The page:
Beardslee has had her own share of troubles, and the gaps here are a little bit wider. Born into a family of nine siblings, her mother died when she was 10; her father at 15. But she has no complaints.

"I grew up around here, came from a rural background," she says. "We hunted, fished, farmed. I grew up in a privileged era--I remember ducks being piled on the table, each of us having our own duck for dinner. It was a time of plenty--a lifestyle that's disappearing."

Now she's back in the art corner, sifting through more boxes. She brings out a basket with an intricate quill design. "This is by Yvonne Walker-Keshick," she says. "She's one of the Sisters of the Great Lakes. There are 22 of us between the ages of 18 and 81. We were hand-picked by tribal leaders and elders from five states and Canada."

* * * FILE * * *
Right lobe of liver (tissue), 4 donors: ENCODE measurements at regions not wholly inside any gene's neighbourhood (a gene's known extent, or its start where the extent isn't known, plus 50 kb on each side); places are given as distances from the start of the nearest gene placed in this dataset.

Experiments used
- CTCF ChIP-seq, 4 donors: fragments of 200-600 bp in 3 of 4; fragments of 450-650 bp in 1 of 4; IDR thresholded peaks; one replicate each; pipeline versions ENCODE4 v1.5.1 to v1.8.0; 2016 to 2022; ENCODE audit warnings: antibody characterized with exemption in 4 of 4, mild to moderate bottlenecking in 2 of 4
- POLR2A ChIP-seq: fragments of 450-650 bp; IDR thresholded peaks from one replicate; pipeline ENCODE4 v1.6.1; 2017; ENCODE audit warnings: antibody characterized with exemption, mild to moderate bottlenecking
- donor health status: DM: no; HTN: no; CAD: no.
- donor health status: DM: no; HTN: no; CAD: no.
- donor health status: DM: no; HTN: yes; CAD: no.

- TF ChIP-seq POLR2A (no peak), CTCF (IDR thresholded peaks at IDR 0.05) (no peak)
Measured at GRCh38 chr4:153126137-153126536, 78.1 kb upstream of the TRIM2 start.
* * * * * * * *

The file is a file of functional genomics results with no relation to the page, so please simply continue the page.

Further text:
Funded by W.K. Kellogg Foundation, the one-year project is titled: "Native American Women: Transcending Boundaries for Future Generations." The project provides for a series of three four-day workshops for the 22 Native American women artists participating.

"There is a need to develop role models and mentors among Native American artists for future generations to look and learn from," says Jan Reed, project administrator and director of the Nokomis Learning Center in Okemos.

Beardslee is such a role model. She has been an artist for more than 20 years and has work in public and private collections worldwide. She has attended Northwestern Michigan College, Oberlin College, and received her master's degree in the History of Native American Art at the University of New Mexico. She is a certified teacher.